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China has the grapes but needs its own wine vision

Jan 4, 2016

(Star2) - In a country renowned for forgery, winemaker Jose Hernandez worries China’s burgeoning viniculture industry will suffer from blatant copying of Bordeaux’s output.

China has the world’s second-largest grape growing area, but experts say its winemakers need to innovate rather than imitate established European or New World regions if they are ever to join their ranks.

When Hernandez, a Chilean, walked into a winery in Ningxia, he found an unappetising blend of brand new Chinese equipment and old French ideas about winemaking.

Hernandez was among more than 50 foreign winemakers brought to the northern region by a government-sponsored competition that pairs each with a local winery, in an attempt to drive up quality and earn a global reputation.

“The wines have potential, you see they have something special, but right now most wineries are just copying Bordeaux styles; it’s the same mistake all the South American countries made 20 to 30 years ago,” said Hernandez, who has made wine in Argentina and Spain as well as his home country.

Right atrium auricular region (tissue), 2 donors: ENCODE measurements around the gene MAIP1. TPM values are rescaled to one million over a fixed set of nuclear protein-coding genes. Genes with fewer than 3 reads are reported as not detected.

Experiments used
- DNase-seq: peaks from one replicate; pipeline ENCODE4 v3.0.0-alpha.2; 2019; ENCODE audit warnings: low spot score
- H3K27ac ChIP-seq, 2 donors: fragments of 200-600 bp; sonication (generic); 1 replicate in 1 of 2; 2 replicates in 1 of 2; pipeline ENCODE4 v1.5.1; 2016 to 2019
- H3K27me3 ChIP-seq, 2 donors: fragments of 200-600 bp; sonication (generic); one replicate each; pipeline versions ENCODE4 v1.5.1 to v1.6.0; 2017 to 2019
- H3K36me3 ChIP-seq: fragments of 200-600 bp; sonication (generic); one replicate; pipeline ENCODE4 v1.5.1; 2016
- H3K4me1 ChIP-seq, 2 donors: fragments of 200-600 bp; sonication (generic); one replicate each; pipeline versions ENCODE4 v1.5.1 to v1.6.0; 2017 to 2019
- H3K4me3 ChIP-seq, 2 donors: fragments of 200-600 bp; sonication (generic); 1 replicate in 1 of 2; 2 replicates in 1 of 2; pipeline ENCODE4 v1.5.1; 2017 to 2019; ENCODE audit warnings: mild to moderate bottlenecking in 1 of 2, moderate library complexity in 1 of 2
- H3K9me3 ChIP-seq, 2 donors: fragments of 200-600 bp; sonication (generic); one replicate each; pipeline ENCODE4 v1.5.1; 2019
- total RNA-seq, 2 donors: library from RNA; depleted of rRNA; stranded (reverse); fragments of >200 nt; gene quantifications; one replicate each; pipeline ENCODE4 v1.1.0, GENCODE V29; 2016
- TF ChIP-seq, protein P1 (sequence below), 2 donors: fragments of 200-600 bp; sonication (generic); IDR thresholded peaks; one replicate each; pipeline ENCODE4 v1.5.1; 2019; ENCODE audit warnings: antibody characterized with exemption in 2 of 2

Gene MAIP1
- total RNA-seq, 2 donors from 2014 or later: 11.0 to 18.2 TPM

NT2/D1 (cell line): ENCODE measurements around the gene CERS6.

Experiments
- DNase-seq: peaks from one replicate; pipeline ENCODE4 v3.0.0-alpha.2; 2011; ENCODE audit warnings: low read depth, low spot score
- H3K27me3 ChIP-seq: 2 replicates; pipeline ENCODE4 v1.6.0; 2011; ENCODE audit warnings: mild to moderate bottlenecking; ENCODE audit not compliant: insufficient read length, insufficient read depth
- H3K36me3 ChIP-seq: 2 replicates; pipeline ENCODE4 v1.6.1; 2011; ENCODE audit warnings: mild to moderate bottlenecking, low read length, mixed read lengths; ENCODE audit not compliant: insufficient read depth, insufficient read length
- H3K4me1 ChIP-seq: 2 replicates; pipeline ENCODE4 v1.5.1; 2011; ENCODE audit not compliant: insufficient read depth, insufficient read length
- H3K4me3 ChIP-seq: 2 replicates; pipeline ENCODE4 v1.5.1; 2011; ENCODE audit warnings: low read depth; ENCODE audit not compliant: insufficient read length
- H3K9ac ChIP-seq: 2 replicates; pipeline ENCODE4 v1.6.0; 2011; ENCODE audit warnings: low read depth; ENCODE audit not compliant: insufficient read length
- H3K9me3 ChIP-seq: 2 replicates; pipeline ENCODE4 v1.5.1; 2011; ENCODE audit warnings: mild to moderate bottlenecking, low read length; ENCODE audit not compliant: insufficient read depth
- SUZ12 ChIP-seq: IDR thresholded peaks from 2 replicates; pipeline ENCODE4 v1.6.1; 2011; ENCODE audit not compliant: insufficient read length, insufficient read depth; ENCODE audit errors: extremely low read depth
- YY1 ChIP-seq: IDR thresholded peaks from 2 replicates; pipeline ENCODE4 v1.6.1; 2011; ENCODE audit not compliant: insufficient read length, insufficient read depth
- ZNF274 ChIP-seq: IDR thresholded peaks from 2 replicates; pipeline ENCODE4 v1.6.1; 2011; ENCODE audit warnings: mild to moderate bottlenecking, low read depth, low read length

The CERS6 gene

Instead they needed to showcase their own terroir, he said. “They need to offer something unique from that place.”

Walking among sun-kissed vines, most of the winemakers were initially impressed by the grapes. But good, albeit not spectacular, fruit is not enough to make a great wine.

Ningxia has only a limited history of viniculture, and most of the vineyard workers have never tasted their produce – the region is the homeland of China’s Hui Muslim minority, who adhere to the Islamic prohibition on alcohol.

But it hosts some impressive wineries, owned by members of China’s Han majority, complete with the latest technology, imported oak barrels and slick tasting rooms.

The biggest problem, Hernandez said, was an idea that money and investment can make great wine.

“For the wineries in Ningxia, in their mind, making wine is more or less the same as making cars: grapes go in, wine comes out,” he said.

Currently, most Ningxia vines are cabernet, and wineries are trying to make high-alcohol, heavily oaked products.


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